The most recent government official figure estimates that 13,000 slaves are exploited in the UK today. According to modern slavery experts, however, this is just the tip of the iceberg.
Amy and her sister were reassured by a trusted relative that their life would be better if they moved to England.
But they were quickly trapped in a life of domestic servitude and told “we would never see our family again,” if they disobeyed orders.
Amy said the relative she had originally trusted started to inflict sexual abuse on her.
“One day my sister went into school and told the teacher what was going on and that we didn’t want to go back there.” The school contacted social services, meaning Amy and her sister managed to escape the ordeal.
Amy is just one of the 13,000 recorded in the government’s most recent estimated slavery figures.
Since the slavery identification process – the National Referral Mechanism (NRM) – was introduced in 2009, the increase in numbers has alarmed UK authorities.
The official numbers show a 300% increase in a six year period.
But Richard Lancashire of UK Police Public Protection thinks the problem is even bigger – and the issue is linked to the reporting of potential victims. “Identification of victims is purely down to one thing and that is sufficient law enforcement personnel.”
The result of insufficient numbers, according to Mr Lancashire, is that many more are unrecorded in official figures.
“There are people that are designated first responders in the NRM but don’t know that they are first responders. They don’t know their duties and they don’t know the signs to look out for. This is all down to training and people having conflicting responsibilities.”
Just over three thousand people were reported in 2016, most having been subject to forced labour or sexual exploitation. Mr Lancashire also said the general public are willing to turn a blind eye.
“The public are willing to use the services of exploited victims or refuse to acknowledge the truth. No matter how many people are told about cheap hand car washes, nail bars and cheap labour, people still flock to them.”
Mr Fraser, added that some fail to believe that exploitation could be happening right on their door step. “People just wouldn’t think that someone at their local car wash could be exploited or held against their will.”
The Modern Slavery Act 2015 declares that businesses which have a global turnover of more than £36m a year must publish a modern slavery disclosure. That means they have a duty to state the necessary steps taken to eradicate slavery within their company.
Mr Lancashire said he was concerned about the legislation, “The big issue is that whilst these statements are required, there is currently little punitive consequence for non-compliance.”
He tells how some large businesses submit the formal documentation, yet fail to mirror the requirements in practice.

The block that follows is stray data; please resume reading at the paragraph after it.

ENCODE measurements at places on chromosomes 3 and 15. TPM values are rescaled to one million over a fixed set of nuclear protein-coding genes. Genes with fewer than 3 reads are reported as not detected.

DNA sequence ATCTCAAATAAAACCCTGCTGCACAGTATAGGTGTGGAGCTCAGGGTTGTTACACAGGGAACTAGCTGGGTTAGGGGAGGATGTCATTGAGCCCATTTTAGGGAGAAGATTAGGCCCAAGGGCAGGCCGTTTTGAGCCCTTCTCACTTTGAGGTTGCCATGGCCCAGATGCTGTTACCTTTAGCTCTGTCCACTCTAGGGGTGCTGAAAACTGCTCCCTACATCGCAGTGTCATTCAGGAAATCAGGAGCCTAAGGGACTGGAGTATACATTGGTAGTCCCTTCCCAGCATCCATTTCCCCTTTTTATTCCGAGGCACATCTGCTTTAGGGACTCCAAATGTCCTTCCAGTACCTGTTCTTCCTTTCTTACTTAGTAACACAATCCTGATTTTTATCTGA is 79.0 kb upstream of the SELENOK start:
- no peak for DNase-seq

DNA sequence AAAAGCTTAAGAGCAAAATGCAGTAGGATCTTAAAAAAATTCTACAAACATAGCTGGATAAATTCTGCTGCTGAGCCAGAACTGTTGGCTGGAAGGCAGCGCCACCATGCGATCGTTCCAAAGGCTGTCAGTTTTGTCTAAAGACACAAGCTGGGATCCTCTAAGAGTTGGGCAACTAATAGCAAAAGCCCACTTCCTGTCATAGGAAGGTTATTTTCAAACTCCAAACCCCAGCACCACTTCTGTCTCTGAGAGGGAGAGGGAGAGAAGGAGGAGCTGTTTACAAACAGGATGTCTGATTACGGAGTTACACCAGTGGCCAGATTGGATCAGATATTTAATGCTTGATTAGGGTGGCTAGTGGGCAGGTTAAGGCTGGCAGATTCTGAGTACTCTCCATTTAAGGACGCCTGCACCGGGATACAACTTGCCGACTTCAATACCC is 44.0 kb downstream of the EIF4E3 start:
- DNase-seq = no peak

“Well known corporations are, in my opinion, purposefully turning a blind eye for the sake of profit and shareholders, not humanity.
“This means they won’t stop, so we have to stop them and prosecute them.”
“People are actually being reported now”
According to Alicia Kearns who helped the charity, Unseen set up the Modern Slavery Helpline while working with the Ministry of Justice. She thinks the rise in reporting is helping paint a picture closer to the true scale of the problem and that efforts are working.
“We need to establish whether cases are actually rising or whether that is because people are actually being reported now.”
Alicia spoke movingly of the victims she has encountered. She said their voices were “strangled” and they were “suffocating”. Alicia added: “We have to be their voice.”
MP’s point of view
Darren Jones, MP for Bristol North West, regularly brings the issue of modern slavery to Parliaments attention. Mr Jones said that he will personally express reporting concerns, in particular, to the House of Commons.
“The Modern Slavery Act places no explicit duty on the state to provide support and assistance to victims, instead setting it out in guidance which may be revised ‘from time to time’.”
Mr Jones raises awareness of the need for continued support for victims that are subject of exploitation in the UK.
He added: “The government needs to readjust its approach to giving victims of modern slavery discretionary leave to remain. For example, it is possible for the Secretary of State to recognise a victim of modern slavery but still refuse to give them discretionary leave to remain.”
The Labour MP also painted his nails in Parliament to raise awareness of the #LetsNailIt campaign, which aims to stop modern slavery happening in nail bars.
Long term victim support
Once a victim has been identified as a modern slave, they are granted leave to remain in the UK. They have 45 days to find a safe place to live. After this time, they no longer have access to support from organisations such as Hestia and are left to fend for themselves.
“Statistics show that people keep re-entering the NRM because they have been re-exploited, so this will be the final step to help them get integrated into the UK.”
View the full article here: https://indd.adobe.com/view/3c73386f-d409-4035-9a86-22254b0eac87
Explore more from the Hidden Slaves investigation here:
Read – The online version of the article
Video – Watch the Libyan slave trade protest in London
Audio – What you should do if you spot the signs of Modern Slavery
More – Interactive content, including an interactive gallery and infographics
Survey – The results of the exclusive Hidden Slaves survey
Help – If you need help you can contact any of these organisations
Q&A – Your questions answered by Richard Lancashire
Blog – For more information about the production of the project